Super Tuesday!

As if the Gods of Excitement hadn’t done enough already with this month Chevy Truck Month and the beginning of the March Madness tournament, today is Super Tuesday. Ten states will primary or caucus today, accounting for nearly 20% of the delegates.

Up for grabs are Georgia, Massachusetts, Idaho, North Dakota, Alaska, Oklahoma, Tennessee, Virginia, Vermont, and Ohio. Nate Silver is projecting a strong night for Romney, one which he will come out with the most delegates in almost any scenario:

This scenario assumes that Mr. Romney will win Massachusetts and Virginia very easily, and Vermont and Idaho fairly easily (winning all 32 delegates in Idaho because of the way the state’s rules are structured). It assumes a narrow Romney win in Ohio and a narrow loss in Tennessee, and that Mr. Romney wins either the Alaska or North Dakota caucuses, but probably not both. Mr. Gingrich wins Georgia only, although by a big margin; Mr. Santorum wins Tennessee and Oklahoma, although by smaller margins than were expected a few days ago.

Silver goes on to note that because of increased media expectations and the intense focus on Ohio, Georgia and Tennessee, Romney might not walk away with a performance that is sufficiently impressive. Additionally, with Kansas, Mississippi, and Alabama holding their contests within the next week, Romney will continue to face scrutiny in regards to his ability to win Southern states.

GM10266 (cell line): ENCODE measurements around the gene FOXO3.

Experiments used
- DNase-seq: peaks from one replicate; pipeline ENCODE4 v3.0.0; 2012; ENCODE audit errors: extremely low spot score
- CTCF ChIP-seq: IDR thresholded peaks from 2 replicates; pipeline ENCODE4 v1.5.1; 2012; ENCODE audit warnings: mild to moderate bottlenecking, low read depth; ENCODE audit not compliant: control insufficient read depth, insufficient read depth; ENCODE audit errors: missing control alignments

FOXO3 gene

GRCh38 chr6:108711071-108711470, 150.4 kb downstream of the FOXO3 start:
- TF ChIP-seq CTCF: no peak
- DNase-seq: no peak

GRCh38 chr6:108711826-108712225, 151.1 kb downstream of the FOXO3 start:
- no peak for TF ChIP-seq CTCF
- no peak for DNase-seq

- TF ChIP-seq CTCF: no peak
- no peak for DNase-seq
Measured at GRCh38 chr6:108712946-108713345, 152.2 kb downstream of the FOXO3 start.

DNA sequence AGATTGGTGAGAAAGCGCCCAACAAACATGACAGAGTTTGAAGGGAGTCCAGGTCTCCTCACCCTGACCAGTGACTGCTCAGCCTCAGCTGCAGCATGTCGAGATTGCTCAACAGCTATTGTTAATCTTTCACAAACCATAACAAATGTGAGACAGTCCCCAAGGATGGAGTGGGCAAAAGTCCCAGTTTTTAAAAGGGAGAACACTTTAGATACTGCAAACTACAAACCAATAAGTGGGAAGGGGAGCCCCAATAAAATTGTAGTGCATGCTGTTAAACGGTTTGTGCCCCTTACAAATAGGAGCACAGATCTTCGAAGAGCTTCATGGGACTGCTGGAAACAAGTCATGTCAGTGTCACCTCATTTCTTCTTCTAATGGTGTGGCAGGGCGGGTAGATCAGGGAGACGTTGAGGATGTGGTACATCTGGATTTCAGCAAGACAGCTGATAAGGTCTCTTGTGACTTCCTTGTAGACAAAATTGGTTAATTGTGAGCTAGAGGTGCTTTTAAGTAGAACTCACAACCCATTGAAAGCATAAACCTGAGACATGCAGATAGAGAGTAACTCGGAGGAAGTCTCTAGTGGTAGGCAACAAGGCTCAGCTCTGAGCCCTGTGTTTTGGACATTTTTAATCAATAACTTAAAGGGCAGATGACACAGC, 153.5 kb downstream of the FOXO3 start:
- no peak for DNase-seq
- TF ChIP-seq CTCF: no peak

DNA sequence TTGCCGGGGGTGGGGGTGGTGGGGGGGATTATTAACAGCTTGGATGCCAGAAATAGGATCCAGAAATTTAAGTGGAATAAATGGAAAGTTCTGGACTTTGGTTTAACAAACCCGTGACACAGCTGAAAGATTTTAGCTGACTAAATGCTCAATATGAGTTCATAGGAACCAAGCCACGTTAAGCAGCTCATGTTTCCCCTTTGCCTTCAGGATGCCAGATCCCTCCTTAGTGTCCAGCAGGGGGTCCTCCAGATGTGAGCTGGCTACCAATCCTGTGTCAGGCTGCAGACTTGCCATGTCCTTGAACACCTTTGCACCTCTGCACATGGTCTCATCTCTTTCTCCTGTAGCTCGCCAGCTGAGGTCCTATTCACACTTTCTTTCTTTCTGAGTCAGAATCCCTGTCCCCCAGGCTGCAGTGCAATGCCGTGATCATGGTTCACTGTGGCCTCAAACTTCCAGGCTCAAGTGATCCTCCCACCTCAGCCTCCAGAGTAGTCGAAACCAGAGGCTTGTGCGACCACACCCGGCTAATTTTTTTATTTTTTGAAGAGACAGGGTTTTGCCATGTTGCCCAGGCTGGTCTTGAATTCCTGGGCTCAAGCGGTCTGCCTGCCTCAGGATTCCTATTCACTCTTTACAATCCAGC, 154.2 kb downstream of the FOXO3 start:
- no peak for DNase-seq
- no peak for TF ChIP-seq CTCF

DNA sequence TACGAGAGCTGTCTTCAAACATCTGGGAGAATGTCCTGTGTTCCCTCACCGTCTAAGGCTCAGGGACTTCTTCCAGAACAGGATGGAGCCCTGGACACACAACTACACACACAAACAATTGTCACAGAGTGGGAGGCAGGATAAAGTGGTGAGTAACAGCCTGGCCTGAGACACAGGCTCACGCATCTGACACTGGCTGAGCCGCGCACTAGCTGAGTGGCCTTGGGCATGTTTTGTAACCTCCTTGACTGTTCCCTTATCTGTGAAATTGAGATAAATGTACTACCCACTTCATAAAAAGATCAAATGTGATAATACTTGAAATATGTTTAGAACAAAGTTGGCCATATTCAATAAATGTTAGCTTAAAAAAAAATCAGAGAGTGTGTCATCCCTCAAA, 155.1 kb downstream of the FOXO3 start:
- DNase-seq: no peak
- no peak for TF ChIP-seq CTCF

The “Can Romney win in the South?” line of criticism seems about as reasonable as the “Will woman and Hispanics turn out for Obama?” criticism of the 2008 primary. These core Democratic constituencies broke heavily for Hillary Clinton, but came home and turned out for Obama at historic levels in the general election. Whether Romney wins Mississippi or Alabama in the primary has no real relevance. If he gets the nomination, he will have a near-lock on the Deep South and this is true even if base enthusiasm for him is tepid. Much of this line seems to be aimed at continuing the primary. That isn’t to say that the fact that Romney likely isn’t drawing strong support in the Deep South during the primary is irrelevant, but it’s unlikely to be a factor that prevents him from getting the nomination.

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